#108 Our story

We are back in Lake Charles and getting the last of our items to take back to Guatemala on Thursday. We already have 3 of our 4 suitcases packed. We are anxious to return home.

Debbie’s nephew, Heath, has extensive jaw damage and neither the hospitals in Lake Charles nor Lafayette can repair it so he will be sent to Ochsner Hospital in New Orleans. The bullet cannot be removed.

The largest-ever survey of a region from the Mayan civilization has located over 60,000 previously unknown structures in northern Guatemala. It includes farms, houses and defensive fortifications as well as 60 miles of roads and canals connecting cities.

 

In April 1996 I had a special treat. It was very difficult for the Maya Indians to understand my Spanish. In many villages the men learn Spanish but the women do not. Dottie and I crossed the lake to Tzanchaj where I preached.

But it was an experience I never had. I preached in English and it was translated into Quiche and then into Kachequil. How anyone could follow that sermon was a miracle. Only the Holy Spirit could do it. There were a number of salvations.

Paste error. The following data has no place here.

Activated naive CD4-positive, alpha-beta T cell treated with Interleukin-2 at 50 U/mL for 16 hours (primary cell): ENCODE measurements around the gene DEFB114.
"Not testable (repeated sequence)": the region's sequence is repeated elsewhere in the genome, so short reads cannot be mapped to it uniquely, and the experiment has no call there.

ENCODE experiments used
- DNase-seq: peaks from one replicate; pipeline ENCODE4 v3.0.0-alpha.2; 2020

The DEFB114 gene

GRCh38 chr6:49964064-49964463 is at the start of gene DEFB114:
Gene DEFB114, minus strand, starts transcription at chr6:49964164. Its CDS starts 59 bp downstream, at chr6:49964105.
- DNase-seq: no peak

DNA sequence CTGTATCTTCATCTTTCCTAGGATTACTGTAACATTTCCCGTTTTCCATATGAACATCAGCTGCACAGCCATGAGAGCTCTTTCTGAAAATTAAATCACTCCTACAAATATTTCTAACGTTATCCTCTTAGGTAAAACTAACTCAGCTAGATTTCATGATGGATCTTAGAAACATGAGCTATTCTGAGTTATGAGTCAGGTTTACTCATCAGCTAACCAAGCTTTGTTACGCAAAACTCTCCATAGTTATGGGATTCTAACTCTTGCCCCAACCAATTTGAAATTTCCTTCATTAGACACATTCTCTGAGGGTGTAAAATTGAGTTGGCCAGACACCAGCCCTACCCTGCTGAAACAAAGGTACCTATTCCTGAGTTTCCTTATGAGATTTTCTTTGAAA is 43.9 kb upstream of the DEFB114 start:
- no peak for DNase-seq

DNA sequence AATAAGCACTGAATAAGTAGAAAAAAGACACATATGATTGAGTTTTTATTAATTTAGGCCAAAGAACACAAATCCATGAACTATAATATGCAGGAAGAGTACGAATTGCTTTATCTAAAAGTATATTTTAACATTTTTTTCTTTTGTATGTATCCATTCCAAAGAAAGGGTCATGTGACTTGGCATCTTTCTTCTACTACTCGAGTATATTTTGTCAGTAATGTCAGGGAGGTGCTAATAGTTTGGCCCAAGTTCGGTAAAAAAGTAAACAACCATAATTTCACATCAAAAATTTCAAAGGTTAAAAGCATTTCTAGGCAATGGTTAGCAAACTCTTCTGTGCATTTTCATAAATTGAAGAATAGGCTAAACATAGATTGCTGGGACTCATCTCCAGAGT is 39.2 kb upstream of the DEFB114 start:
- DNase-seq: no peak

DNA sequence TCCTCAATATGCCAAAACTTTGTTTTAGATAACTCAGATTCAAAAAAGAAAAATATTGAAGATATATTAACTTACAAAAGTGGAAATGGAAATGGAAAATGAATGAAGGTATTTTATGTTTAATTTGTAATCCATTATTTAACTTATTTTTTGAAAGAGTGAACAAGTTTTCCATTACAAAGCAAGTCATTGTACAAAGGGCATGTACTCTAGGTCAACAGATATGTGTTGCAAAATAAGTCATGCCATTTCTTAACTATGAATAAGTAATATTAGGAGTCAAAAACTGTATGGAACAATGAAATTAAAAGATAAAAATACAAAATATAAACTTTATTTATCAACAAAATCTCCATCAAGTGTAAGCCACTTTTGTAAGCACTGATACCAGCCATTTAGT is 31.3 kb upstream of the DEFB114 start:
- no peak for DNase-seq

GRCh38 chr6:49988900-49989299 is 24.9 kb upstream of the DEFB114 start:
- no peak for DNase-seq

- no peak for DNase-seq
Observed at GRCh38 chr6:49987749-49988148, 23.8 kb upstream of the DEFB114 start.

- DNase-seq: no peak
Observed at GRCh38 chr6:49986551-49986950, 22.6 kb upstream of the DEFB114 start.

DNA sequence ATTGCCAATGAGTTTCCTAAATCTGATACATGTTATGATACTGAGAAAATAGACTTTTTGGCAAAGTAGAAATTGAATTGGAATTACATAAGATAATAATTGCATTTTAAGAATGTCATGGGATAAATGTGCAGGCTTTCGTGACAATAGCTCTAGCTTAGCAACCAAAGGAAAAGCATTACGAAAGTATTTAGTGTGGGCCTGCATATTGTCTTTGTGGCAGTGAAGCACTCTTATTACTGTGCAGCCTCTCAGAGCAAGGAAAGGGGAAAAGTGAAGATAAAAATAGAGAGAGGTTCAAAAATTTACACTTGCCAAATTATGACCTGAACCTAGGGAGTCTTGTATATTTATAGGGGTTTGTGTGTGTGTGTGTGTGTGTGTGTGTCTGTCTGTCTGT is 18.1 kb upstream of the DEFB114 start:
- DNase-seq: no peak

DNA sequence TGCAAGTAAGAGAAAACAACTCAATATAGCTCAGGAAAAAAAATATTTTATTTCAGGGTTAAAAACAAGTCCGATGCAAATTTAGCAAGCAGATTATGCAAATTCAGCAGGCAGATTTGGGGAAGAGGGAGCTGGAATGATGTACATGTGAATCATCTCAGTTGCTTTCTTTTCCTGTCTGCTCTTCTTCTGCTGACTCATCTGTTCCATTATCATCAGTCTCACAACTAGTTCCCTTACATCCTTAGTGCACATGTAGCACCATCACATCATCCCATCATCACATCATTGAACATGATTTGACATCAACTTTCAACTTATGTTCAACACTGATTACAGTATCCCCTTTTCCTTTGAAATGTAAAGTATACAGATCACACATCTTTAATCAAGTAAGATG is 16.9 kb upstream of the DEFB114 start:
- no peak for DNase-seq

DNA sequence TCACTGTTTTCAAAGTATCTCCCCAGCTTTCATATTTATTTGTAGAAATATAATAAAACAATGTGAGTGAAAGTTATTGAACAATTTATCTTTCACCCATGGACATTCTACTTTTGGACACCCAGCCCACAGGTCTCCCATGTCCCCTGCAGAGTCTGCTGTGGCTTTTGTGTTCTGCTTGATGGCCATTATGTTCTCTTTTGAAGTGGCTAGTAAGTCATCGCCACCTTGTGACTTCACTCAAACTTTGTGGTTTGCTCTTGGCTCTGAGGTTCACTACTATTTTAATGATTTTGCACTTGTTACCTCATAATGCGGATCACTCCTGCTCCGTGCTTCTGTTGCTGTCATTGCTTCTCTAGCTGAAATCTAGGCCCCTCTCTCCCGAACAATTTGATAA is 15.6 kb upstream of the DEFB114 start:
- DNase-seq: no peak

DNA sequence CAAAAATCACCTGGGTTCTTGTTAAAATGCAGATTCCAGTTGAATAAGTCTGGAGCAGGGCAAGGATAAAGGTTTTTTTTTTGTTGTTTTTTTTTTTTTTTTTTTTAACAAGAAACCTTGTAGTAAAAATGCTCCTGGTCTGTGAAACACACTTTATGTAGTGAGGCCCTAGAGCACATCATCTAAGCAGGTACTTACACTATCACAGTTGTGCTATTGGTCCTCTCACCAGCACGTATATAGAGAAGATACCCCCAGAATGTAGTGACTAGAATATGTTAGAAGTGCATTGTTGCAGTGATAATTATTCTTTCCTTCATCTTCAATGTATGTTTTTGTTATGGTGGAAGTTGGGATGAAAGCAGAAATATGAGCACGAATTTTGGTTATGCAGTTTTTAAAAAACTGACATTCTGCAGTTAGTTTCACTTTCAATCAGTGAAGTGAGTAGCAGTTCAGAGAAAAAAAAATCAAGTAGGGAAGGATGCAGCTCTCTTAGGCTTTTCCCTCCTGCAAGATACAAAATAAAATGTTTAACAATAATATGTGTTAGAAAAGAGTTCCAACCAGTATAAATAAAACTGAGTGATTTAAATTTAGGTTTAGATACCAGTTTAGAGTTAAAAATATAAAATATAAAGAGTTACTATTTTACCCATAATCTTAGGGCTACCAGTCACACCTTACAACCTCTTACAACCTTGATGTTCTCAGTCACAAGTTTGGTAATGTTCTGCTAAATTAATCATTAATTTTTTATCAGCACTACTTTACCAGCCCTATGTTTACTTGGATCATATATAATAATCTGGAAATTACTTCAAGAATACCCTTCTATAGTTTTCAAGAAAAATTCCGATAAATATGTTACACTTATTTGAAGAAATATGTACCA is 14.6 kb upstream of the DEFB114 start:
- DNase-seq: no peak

Dottie was the recipient of a tradition here in Guatemala as fireworks went outside our bedroom at 5am. It was her birthday. On Dottie’s birthday we had a special service with Dottie on the piano; Estela was on the guitar and Fernando on the bass.

I took two of my daughters, Tanya and Becky, with an Indiana medical team scheduled for 3 days. The girls translated for the doctors. These trips always opened me up to pastors in the area. They believe that since we have built so many churches that I am wealthy.

When we returned to the house the courts had sent us a 12 year old girl. The next day she told me that she was pregnant. We had a test done and she was pregnant. The courts sent her to home for pregnant teens.